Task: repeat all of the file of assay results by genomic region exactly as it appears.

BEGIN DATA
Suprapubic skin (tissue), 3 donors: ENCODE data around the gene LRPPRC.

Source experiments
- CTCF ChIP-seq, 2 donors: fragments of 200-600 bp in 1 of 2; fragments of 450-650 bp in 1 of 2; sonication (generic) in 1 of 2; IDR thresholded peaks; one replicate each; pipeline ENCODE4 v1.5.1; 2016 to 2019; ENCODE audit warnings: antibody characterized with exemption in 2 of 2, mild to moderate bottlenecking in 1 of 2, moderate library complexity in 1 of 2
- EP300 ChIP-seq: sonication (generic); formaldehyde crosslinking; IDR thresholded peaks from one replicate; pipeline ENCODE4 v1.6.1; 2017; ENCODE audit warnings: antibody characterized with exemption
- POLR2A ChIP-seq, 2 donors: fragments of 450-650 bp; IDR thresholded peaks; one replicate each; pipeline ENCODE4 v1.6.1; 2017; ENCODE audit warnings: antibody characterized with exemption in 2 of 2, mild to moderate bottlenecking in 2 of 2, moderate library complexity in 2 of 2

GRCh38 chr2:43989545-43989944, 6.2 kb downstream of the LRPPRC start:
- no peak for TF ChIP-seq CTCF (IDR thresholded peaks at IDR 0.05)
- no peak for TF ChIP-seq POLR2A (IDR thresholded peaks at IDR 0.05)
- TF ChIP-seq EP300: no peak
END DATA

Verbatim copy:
Suprapubic skin (tissue), 3 donors: ENCODE data around the gene LRPPRC.

Source experiments
- CTCF ChIP-seq, 2 donors: fragments of 200-600 bp in 1 of 2; fragments of 450-650 bp in 1 of 2; sonication (generic) in 1 of 2; IDR thresholded peaks; one replicate each; pipeline ENCODE4 v1.5.1; 2016 to 2019; ENCODE audit warnings: antibody characterized with exemption in 2 of 2, mild to moderate bottlenecking in 1 of 2, moderate library complexity in 1 of 2
- EP300 ChIP-seq: sonication (generic); formaldehyde crosslinking; IDR thresholded peaks from one replicate; pipeline ENCODE4 v1.6.1; 2017; ENCODE audit warnings: antibody characterized with exemption
- POLR2A ChIP-seq, 2 donors: fragments of 450-650 bp; IDR thresholded peaks; one replicate each; pipeline ENCODE4 v1.6.1; 2017; ENCODE audit warnings: antibody characterized with exemption in 2 of 2, mild to moderate bottlenecking in 2 of 2, moderate library complexity in 2 of 2

GRCh38 chr2:43989545-43989944, 6.2 kb downstream of the LRPPRC start:
- no peak for TF ChIP-seq CTCF (IDR thresholded peaks at IDR 0.05)
- no peak for TF ChIP-seq POLR2A (IDR thresholded peaks at IDR 0.05)
- TF ChIP-seq EP300: no peak